Geez, I can't believe it's been 12 days since my last blog post, although we did wring a few days of fun out of Mr. Language Person. Sorry. Time just slipped away, as it does. Slipperier and slipperier it seems.
In the last post, reader Dave commented: "I enjoy your insights on how you design your characters. I expect I will be referring to your writings again and again. I will admit that although I have come up with original character designs, I do have trouble giving them stories. You might say that I would be better off approaching things in the reverse order - story first, characters second - and I would probably agree that it may lead to better success. But, what is a visually motivated person to do? Perhaps you have some of your own insights to share on this subject, as well."
"Insights" is too strong a word, but I have some thoughts. If they appear disorganized and even contradictory, I'd say you're observant.
Stories are important. Characters are important. Text is important, and visuals (at least in comics and educational books) are important. So be excellent at all of them.
That was easier than I expected.
Dave's question first reminded me of my experience trying to pitch stories to the various newer "Star Trek" series, which I described on my old blog back in September 2006 (I assume everyone has read all of my archives?). Boiling it down, what I learned in failing to sell episode ideas to "The Next Generation," "Deep Space Nine" and "Voyager" was that the writers and producers of those shows were VERY interested in characters and NOT AT ALL interested in brilliant sci-fi plot twists. Pitches that hinged on space anomalies, weird aliens or strange new worlds drew yawns, while a pitch that took Captain Picard on a character arc from Challenge A through Experience B to Insight C always got their attention. It took a long time to really sink in that a good story isn't about fantastic original plots, it's about people.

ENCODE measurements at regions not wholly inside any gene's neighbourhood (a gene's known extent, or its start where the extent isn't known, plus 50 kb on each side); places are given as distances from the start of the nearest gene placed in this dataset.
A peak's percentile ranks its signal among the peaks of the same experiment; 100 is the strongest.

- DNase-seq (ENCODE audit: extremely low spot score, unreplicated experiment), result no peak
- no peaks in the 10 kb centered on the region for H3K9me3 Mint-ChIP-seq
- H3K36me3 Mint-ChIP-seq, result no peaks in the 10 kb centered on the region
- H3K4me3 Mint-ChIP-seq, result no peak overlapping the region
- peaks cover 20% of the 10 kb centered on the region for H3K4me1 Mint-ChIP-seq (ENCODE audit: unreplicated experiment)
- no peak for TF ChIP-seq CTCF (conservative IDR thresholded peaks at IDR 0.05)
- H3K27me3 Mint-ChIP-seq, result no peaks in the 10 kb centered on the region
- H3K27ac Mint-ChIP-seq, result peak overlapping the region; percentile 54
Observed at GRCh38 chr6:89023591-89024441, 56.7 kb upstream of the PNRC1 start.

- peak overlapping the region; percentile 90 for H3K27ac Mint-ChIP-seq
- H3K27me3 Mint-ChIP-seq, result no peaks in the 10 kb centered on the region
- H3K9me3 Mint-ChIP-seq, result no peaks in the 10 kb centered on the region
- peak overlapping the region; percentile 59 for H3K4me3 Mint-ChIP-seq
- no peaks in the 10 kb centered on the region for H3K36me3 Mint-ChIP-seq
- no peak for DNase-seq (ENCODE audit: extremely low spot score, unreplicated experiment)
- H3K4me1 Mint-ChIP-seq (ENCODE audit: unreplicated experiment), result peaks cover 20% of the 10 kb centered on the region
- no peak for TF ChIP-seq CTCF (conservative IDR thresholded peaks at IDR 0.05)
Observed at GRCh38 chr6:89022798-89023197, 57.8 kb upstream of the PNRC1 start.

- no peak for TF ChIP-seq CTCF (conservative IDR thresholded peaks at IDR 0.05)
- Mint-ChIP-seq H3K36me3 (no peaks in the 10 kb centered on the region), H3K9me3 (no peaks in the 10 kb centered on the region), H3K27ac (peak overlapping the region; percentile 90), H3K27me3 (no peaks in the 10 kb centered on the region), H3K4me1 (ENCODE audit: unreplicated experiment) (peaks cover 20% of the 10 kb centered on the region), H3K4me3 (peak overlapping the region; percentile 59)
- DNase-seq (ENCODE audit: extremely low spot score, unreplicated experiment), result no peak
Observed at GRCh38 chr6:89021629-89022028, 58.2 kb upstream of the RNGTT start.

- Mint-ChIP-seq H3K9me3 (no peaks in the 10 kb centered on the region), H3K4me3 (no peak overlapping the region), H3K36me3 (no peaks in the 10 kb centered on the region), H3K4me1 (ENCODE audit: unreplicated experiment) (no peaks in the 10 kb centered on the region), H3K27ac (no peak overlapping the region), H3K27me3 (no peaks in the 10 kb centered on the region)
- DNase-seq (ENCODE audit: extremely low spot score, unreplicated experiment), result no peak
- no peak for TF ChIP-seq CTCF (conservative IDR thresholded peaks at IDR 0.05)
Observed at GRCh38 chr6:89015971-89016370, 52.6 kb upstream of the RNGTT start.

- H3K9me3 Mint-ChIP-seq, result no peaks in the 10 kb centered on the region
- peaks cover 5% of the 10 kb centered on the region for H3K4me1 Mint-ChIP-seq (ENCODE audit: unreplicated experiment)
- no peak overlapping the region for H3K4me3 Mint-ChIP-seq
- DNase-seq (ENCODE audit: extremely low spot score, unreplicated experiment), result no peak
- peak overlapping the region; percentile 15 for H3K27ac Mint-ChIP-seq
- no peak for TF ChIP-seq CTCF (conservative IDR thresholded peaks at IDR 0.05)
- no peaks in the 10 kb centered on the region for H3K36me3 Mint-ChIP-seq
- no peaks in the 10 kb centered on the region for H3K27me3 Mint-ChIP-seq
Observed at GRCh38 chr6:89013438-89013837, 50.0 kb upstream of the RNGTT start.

If there's a secret to writing, I think that's it. So to answer Dave's question, good characters are a good and necessary foundation but, I think, are by themselves insufficient.
Your characters have to have something to do.
Now, you could create some neat characters and send them off on an amazing adventure. That can work. The Hobbit works. But better still (I think) is to create characters with strong differences in perspectives, abilities, attitudes etc., plop them down in an interesting situation, and let their conflicts drive the story. If your characters are distinctive, you'll write dialog for each that could only come from them--no other character would say the same thing the same way. Create three characters, put them in a cave facing an ogre, and one will run off, one will charge ahead, and one will take advantage of the confusion to steal a golden egg. Now you've got something!
Your characters also have to change.
Another cartoonist and I once commiserated about how hard it is to develop arcs for characters. We concluded that because we really love our characters and want readers to love them, the urge to introduce them as virtuous heroes is strong. But the characters have to earn it; that's the point of the story. So they start out timid (Bilbo Baggins), callow (Luke Skywalker), greedy (Scrooge), discontented (Dorothy Gale), an abused orphan (Harry Potter), or a poor vagrant hooligan (Huckleberry Finn), and through the course of your story grow into the hero you always knew they were. Tragedy works similarly but in reverse: your heroic character is brought low by overwhelming forces or, ideally, faults of their own (Oedipus, Macbeth, Gatsby...). So give them room to grow.
Another thought: my friend Otis Frampton draws a distinction between what he calls plot and story. I think others would call it text and subtext. The story is what your tale is about; the plot is how it's about it.